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Let the Dan Gilbert/Tigers speculation begin

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32 minutes ago, Gehringer_2 said:

I'm not willing to write off Cabrera until I see what he looks like in Spring training.

Then I will write him off.

He'll be in the best shape of his life.

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On 9/6/2018 at 11:14 AM, Yoda said:

Question for those more familiar with Gilbert... is he a guy that will come in and throw around a bunch of money? Or is a guy who will come in and want to rebuild things, top to bottom, with a more progressive mind? Because I'd rather have that. 

The best owners know when to do which.

I wouldn’t want an Ilitch redux because he was most interested in winning a championship before he died than in building a franchise sustainable for the long term. I mean, we got division titles out of it and a couple of World Series, but his was a short term strategy destined to leave the system barren as it is now (and it is until proven otherwise). I sympathize with Ilitch’s desire, but that doesn’t mean I would want that for my team a second time.

I’d like a new owner who can build like the Cubs when it’s time for that, spend like the Yankees when it’s time for that, and understand when it’s time for each. Yes, I realize that’s the perfect scenario. I want the perfect scenario.

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6 minutes ago, chasfh said:

The best owners know when to do which.

I wouldn’t want an Ilitch redux because he was most interested in winning a championship before he died than in building a franchise sustainable for the long term. I mean, we got division titles out of it and a couple of World Series, but his was a short term strategy destined to leave the system barren as it is now (and it is until proven otherwise). I sympathize with Ilitch’s desire, but that doesn’t mean I would want that for my team a second time.

I’d like a new owner who can build like the Cubs when it’s time for that, spend like the Yankees when it’s time for that, and understand when it’s time for each. Yes, I realize that’s the perfect scenario. I want the perfect scenario.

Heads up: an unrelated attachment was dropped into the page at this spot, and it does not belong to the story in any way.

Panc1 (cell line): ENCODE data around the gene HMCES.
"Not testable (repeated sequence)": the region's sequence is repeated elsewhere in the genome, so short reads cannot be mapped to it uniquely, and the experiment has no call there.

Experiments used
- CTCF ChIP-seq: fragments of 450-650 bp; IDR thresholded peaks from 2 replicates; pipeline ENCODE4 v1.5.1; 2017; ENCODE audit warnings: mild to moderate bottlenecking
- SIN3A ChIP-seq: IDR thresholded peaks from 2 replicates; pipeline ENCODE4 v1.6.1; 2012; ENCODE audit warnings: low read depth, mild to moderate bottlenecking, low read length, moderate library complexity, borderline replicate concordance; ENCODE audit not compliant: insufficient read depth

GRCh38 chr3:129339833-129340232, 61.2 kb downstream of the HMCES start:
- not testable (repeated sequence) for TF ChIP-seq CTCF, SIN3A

The Tigers had a decade-long stretch of contention. That's about as long as it gets. It was never going to last forever, but they proved you can succeed long-term just by throwing around money, for the most part. 

I just don't find that method as enjoyable as mostly building from within. I don't know that one way is better than the other. 

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On 9/11/2018 at 10:10 PM, Mr. Bigglesworth said:

The team alledgedly loses money every year but reportedly always increases in value.

My spidey-sense is tingling.

FTFY 

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39 minutes ago, Yoda said:

The Tigers had a decade-long stretch of contention. That's about as long as it gets. It was never going to last forever, but they proved you can succeed long-term just by throwing around money, for the most part. 

I just don't find that method as enjoyable as mostly building from within. I don't know that one way is better than the other. 

They did, that’s good, and I’m glad we had that stretch.

That said, despite two World Series and four divisions, we never had the best record in the league, or even the second best record in the league, for any of those seasons, and for that second Series, we actually had the seventh best record in the league, worse than two third-place teams. The Tigers during that period were a stars-and-scrubs franchise that was blessed by playing in a consistently bad division (all four of the division winners had the worst record of any AL division winner) and also got hot at the right time a couple of years. To your point, we were always contending and we made a lot of playoffs, and that was fun while it was happening and I enjoyed as much as anyone else, but we also did it with a blunt force strategy that both requires a fair bit of luck and was not sustainable.